FRANKFORT — Two proposed changes to Kentucky's Constitution — allowing voters to decide whether they want to temporarily increase their sales tax to finance specific projects and restoring voting rights to most ex-felons — sailed out of a House committee Tuesday.
Both are expected to be approved by the Democrat-led House, but their fate in the Republican-led Senate is uncertain.
The full House might vote on House Bill 1, the so-called local-option sales tax measure, later this week, said House Speaker Greg Stumbo, D-Prestonsburg.
A similar proposal was approved by a House committee last year, but the full chamber never voted on it.
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Passage in the House requires a two-thirds majority, meaning it would need 60 votes in the 100-member chamber to stay alive and be sent to the Senate.
The House is made up of 54 Democrats and 46 Republicans, but House Minority Leader Jeff Hoover, R-Jamestown, supports the bill.
Senate President Robert Stivers, R-Manchester, also said Tuesday that he supports the bill but has not advocated for or against it with his Senate colleagues.
"Allowing communities to decide what they want and how to pay for it is the purest form of democracy," Stivers said of the measure.
He said he did not know what the Senate will do with the bill.
The bill also has the support of Gov. Steve Beshear and all living former governors, the Kentucky Association of Counties, the Kentucky League of Cities and the Kentucky Chamber of Commerce.
Louisville Mayor Greg Fischer told the House Election, Constitutional Amendments and Intergovernmental Affairs Committee Tuesday that 37 states already give communities the ability to finance their own infrastructure and capital projects through a local-option sales tax.
He said that the tax increase, if voters approve it, is capped at one percentage point and goes away when the project is paid off.
If communities vote to increase the tax from 6 percent to 7 percent, it would not be placed on food, medicine or utility bills, he said.
Speaking against the bill was Rep. Jim Wayne, D-Louisville. He said the measure "hurts those who are most vulnerable."
"Without other tax reform, this is not good for Kentucky," Wayne said.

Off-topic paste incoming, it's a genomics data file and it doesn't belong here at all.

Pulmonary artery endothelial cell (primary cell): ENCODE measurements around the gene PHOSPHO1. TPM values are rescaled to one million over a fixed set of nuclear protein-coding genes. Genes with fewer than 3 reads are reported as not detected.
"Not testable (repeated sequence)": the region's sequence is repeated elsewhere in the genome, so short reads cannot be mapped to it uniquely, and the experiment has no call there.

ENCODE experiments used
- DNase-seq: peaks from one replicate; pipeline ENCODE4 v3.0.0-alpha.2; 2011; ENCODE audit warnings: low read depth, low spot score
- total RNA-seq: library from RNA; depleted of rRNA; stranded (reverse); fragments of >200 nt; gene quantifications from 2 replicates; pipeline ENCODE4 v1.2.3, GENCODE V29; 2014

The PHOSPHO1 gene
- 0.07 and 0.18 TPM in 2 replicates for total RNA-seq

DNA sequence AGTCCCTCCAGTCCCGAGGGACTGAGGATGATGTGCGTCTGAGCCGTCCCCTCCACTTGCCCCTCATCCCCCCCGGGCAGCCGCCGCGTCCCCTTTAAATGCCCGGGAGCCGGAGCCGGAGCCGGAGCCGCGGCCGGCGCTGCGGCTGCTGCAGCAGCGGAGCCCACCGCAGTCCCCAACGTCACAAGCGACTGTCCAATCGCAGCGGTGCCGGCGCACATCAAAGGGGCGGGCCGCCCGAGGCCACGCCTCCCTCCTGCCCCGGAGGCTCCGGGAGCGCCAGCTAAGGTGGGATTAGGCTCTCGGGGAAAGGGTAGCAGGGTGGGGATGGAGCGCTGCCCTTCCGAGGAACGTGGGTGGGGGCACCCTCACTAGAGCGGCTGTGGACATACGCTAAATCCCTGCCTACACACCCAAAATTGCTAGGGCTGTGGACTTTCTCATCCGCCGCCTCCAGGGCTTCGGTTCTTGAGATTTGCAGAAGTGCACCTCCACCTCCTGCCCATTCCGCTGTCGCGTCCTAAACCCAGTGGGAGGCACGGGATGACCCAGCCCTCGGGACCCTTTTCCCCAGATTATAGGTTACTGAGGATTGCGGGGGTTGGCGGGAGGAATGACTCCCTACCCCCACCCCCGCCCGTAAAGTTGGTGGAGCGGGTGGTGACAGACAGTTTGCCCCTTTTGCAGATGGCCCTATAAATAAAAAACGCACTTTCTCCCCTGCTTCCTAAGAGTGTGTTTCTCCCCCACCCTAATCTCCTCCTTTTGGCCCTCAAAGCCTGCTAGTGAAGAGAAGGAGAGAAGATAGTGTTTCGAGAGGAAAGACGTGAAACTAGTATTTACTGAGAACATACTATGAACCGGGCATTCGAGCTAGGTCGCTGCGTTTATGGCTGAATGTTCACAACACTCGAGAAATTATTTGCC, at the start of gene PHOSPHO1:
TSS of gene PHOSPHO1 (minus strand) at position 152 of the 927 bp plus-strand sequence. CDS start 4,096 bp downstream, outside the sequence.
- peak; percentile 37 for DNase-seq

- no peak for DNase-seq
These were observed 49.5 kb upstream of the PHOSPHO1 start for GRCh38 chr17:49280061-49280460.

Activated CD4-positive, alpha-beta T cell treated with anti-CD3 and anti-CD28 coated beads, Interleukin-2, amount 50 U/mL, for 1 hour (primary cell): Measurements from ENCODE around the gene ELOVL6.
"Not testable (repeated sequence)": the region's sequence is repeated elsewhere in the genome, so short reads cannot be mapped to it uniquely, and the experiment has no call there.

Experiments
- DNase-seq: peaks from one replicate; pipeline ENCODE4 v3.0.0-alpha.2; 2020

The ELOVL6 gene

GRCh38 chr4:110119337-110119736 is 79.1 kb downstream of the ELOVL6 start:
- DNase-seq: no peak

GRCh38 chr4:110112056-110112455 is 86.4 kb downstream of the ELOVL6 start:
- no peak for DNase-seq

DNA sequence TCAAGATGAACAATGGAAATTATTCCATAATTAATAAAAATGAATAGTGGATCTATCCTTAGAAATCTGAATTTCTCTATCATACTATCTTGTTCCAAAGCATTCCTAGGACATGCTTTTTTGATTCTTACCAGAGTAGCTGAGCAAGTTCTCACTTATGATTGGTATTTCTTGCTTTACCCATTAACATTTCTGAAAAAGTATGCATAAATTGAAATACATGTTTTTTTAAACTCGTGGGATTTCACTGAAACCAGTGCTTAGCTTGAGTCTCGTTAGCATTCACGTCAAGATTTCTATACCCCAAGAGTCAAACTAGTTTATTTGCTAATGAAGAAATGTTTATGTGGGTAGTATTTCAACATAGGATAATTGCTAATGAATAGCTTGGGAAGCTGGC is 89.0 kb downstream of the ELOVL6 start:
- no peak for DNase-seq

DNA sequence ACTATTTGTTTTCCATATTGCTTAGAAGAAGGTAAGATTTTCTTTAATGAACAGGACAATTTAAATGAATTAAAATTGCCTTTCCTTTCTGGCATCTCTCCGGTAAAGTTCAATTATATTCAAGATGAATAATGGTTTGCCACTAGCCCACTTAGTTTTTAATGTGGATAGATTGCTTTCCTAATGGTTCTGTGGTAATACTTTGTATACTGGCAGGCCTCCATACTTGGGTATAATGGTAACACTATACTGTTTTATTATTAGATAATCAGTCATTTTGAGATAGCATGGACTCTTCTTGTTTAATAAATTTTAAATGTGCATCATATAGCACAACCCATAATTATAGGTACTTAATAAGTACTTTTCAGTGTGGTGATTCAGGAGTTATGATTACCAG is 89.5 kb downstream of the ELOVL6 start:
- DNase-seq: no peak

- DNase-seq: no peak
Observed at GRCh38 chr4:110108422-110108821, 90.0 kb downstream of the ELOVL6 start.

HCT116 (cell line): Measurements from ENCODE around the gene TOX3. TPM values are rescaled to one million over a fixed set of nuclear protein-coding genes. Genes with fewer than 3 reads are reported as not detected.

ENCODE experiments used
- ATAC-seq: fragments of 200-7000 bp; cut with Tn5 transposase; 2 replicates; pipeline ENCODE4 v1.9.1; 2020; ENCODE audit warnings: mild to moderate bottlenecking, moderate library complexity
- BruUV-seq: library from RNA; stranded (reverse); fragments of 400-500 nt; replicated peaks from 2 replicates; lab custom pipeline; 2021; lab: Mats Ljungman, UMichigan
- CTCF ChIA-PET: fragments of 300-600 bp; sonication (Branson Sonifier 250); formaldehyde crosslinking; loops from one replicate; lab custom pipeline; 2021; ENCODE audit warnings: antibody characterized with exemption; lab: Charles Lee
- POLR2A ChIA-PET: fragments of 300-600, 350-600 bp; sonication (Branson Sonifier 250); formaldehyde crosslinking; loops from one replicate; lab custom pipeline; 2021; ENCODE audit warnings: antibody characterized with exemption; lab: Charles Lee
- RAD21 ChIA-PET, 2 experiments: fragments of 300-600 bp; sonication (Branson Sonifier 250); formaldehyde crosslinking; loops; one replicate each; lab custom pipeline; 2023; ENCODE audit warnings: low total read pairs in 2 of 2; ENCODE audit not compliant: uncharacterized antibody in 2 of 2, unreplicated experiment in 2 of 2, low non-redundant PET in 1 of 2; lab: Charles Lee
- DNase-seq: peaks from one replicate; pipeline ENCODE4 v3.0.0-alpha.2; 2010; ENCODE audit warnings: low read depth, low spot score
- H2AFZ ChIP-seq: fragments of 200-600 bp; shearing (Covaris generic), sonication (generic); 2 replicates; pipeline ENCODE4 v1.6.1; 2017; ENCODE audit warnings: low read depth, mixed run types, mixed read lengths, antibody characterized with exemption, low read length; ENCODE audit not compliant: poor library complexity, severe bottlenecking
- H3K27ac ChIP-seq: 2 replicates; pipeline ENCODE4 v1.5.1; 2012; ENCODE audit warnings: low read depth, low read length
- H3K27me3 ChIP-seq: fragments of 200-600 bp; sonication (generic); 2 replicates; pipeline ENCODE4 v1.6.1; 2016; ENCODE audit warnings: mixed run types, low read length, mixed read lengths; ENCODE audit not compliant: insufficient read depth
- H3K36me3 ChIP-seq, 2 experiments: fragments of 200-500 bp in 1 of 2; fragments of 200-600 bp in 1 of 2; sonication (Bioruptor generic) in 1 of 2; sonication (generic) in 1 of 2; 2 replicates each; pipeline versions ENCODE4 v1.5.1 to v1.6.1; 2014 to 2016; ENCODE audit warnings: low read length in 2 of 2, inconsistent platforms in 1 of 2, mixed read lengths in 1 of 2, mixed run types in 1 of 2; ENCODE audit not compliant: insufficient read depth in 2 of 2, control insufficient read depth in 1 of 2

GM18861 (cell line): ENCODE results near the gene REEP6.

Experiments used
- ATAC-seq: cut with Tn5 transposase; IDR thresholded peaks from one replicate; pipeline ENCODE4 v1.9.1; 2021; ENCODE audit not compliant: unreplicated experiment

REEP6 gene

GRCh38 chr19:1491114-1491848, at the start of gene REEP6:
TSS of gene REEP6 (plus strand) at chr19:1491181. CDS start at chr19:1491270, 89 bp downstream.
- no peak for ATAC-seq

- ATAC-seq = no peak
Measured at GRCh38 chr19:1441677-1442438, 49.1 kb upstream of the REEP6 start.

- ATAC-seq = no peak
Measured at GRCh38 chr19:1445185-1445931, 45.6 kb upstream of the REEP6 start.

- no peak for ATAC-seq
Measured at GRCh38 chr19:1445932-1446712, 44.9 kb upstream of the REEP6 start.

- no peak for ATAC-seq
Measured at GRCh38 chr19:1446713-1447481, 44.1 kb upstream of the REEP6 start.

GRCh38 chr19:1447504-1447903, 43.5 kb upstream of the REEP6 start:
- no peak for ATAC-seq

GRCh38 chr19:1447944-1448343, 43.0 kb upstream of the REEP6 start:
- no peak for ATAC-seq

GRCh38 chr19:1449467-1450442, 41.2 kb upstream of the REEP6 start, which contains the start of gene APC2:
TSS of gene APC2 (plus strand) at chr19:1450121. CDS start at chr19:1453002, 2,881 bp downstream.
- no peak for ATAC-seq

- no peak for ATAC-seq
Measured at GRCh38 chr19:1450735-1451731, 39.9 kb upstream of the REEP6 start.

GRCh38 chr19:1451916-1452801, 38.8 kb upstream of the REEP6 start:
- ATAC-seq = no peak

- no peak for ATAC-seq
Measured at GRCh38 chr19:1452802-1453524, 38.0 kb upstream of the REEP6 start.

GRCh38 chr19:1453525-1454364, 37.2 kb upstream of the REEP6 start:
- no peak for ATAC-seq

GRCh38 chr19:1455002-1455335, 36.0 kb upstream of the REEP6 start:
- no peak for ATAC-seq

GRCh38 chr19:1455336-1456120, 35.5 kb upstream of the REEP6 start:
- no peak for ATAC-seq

Also opposing HB 1 was Tod Griffin, president of the Kentucky Retail Federation. He said that it would be a burden to small businesses and that communities would still have to pay for maintenance of the projects even after the tax increase expires.
The committee vote was 6-1, with one member not voting. The no vote was cast by Rep. Joe Fischer, R-Fort Thomas. Rep. Mike Harmon, R-Danville, did not vote, saying committee members were not notified of a committee substitute for the bill in advance of the committee meeting.
The committee approved HB 70, the felon voting rights measure, on a 5-0 vote. Fischer did not vote.
The state Constitution now requires felons who complete their sentences to get a pardon from the governor before they can vote.
The bill would affect an estimated 186,000 felons who have completed their prison sentences. It would not apply to those who have committed intentional murder, rape, sodomy or a sexual offense with a minor.
The House has approved the measure every year since 2007. It was strongly pushed by former Democratic Rep. Jesse Crenshaw of Lexington, who retired in December.
The Senate approved a version of the measure last year but changed it to require that former felons wait five years before they could get their voting rights. The House refused to accept that change.
Any constitutional amendment approved by this year's legislature would not go on the ballot for voters' consideration until November 2016.